Trout see drifting nymphs traveling at the slowed current speed of the riverbed all their lives, and are conditioned to see food moving at this pace. When we present flies near the bottom that are being towed by a strike indicator floating on the surface—and are drifting at the speed of surface water—we have created an unnatural drift.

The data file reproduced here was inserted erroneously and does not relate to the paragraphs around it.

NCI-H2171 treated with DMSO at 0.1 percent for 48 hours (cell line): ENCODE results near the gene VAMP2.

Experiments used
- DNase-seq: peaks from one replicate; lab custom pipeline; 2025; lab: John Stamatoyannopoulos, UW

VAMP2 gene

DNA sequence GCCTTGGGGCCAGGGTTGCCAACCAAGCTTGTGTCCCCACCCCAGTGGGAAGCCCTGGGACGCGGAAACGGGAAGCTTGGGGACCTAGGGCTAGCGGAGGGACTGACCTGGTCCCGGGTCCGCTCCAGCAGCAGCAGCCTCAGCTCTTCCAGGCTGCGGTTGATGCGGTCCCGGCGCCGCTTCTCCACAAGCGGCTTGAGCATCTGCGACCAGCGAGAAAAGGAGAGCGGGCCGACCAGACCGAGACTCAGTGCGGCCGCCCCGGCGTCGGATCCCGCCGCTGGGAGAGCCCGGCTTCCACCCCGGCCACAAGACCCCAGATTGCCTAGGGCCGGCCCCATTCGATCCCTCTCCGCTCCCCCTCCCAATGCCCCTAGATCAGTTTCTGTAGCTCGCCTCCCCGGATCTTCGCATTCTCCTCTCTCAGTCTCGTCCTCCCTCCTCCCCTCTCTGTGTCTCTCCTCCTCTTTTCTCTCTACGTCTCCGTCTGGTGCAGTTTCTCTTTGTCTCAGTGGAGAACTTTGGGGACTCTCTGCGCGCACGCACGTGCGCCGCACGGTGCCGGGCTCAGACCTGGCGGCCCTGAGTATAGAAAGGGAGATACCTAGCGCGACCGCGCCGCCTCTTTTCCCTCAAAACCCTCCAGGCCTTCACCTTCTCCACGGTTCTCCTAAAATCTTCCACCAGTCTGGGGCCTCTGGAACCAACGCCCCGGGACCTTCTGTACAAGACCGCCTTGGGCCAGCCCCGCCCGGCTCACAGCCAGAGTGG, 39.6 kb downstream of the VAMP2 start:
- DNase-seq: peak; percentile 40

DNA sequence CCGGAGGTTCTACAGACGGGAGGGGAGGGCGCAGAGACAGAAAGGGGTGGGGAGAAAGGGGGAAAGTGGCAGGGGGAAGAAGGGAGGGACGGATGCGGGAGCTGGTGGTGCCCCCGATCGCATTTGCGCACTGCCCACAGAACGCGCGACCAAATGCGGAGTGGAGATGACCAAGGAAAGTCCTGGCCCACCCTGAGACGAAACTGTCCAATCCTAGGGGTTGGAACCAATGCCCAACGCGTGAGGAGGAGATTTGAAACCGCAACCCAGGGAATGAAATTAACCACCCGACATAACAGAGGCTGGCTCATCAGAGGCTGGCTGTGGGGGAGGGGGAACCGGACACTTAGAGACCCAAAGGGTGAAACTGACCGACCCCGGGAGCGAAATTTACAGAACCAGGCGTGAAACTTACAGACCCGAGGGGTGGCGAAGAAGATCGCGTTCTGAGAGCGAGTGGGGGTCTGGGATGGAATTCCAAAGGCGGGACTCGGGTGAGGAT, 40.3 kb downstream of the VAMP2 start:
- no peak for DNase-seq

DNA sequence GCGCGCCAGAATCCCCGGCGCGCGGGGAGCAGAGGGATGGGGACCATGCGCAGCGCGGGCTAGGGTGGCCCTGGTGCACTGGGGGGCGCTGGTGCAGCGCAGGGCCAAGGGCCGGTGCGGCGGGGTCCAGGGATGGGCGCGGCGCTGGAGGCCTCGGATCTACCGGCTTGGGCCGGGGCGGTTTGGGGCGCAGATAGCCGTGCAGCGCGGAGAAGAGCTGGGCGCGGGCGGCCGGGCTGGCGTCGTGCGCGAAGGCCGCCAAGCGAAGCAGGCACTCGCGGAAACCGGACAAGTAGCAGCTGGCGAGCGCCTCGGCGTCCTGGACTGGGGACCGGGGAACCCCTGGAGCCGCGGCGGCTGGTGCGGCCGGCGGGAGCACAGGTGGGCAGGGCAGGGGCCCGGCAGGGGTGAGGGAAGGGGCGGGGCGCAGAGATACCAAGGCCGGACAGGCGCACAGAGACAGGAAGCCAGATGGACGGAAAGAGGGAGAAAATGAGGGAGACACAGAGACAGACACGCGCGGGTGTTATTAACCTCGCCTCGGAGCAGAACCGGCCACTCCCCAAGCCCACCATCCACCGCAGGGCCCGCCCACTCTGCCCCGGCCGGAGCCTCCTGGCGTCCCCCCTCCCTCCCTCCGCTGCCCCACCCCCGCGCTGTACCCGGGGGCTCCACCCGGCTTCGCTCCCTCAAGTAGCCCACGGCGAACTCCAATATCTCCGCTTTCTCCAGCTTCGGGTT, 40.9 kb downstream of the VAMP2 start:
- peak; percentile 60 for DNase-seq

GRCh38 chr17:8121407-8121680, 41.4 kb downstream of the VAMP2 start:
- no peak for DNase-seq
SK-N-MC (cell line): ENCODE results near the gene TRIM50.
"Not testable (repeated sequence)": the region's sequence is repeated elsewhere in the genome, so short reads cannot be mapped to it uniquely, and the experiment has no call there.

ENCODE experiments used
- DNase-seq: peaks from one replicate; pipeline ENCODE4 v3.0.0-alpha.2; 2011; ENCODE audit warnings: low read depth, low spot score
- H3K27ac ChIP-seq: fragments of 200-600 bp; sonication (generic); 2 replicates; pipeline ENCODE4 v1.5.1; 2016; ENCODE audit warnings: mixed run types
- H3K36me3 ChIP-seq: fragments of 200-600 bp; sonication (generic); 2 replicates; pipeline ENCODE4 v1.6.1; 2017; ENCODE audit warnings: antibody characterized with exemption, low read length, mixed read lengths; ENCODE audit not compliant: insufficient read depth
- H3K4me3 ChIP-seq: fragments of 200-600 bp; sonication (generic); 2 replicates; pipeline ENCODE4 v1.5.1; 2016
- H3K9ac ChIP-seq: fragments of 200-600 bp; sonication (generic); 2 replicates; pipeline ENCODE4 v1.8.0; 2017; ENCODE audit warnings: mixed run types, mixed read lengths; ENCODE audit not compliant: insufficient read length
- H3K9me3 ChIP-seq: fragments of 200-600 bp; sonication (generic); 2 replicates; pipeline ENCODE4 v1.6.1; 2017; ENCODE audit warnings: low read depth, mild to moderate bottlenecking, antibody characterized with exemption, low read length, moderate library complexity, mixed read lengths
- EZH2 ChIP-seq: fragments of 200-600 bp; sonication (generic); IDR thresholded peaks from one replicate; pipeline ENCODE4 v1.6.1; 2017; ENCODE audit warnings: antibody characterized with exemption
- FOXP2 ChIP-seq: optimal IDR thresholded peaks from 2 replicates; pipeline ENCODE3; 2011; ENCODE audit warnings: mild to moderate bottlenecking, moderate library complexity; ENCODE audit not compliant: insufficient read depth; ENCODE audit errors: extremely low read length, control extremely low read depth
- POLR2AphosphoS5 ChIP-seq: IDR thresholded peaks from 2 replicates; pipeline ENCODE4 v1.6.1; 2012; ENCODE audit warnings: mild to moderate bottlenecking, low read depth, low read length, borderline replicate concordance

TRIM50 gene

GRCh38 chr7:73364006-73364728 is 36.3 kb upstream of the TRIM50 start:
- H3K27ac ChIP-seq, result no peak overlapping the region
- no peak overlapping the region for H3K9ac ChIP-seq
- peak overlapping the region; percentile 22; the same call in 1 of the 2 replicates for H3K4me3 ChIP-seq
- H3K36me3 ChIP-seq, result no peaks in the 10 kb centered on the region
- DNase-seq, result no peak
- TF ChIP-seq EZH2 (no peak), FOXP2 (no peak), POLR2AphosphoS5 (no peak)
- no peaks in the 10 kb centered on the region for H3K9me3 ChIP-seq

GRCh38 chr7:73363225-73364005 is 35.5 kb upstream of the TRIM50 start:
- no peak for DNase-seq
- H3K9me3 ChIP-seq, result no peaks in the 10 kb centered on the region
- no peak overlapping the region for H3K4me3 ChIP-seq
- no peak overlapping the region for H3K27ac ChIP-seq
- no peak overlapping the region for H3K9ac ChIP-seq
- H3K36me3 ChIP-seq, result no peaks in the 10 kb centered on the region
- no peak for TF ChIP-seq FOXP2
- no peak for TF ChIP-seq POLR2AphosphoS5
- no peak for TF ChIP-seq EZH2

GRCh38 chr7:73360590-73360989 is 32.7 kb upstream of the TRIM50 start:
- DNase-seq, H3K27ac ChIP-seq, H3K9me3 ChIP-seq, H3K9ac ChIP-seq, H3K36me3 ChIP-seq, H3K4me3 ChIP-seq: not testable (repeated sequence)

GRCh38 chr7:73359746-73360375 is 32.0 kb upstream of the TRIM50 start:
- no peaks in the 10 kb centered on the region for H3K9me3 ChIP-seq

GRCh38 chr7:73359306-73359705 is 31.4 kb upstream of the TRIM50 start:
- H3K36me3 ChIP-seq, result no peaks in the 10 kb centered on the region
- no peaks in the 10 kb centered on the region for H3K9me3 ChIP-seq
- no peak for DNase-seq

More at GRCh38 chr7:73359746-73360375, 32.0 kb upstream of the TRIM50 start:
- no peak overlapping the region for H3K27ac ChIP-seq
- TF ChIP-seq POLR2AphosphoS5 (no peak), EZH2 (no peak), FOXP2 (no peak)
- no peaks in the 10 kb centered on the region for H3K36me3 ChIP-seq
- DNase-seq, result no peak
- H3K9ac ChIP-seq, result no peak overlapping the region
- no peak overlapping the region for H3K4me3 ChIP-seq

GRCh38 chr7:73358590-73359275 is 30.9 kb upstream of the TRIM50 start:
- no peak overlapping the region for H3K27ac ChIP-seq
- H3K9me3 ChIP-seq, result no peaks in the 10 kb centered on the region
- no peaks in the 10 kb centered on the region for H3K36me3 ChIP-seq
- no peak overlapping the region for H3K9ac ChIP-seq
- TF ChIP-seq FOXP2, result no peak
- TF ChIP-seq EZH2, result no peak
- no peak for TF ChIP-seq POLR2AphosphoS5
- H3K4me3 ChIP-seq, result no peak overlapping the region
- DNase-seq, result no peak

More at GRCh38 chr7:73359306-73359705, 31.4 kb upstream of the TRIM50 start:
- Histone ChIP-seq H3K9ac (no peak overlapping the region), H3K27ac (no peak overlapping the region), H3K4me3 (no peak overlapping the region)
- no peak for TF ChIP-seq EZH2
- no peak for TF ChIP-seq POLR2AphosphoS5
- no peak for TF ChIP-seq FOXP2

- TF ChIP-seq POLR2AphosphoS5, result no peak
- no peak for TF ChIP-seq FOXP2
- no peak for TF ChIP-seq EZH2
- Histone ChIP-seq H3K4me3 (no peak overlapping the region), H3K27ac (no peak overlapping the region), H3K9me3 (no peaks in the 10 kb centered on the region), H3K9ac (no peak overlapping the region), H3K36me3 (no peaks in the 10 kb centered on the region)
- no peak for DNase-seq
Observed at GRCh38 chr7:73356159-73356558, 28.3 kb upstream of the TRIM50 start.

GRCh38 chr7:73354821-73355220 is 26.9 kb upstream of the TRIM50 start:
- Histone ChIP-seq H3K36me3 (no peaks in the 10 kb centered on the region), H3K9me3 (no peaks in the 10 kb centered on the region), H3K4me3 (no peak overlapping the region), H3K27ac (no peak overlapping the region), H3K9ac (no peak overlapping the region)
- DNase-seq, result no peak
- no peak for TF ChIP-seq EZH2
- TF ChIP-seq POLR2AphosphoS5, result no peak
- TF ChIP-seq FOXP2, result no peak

While Euro nymphing, the flies are not influenced as much by the surface currents since the rigging doesn’t include a floating strike indicator. Instead of a floating indicator you use a “sighter,” which is a visual aid you hold above the water. The thin tippet between the sighter and the flies cuts through the surface water, allowing the flies to move naturally along the bottom. You often see the surface current moving twice as fast as your sighter. When this happens, you know your flies are down in the slower layer of water near the bottom, and your flies are moving at the correct feeding speed.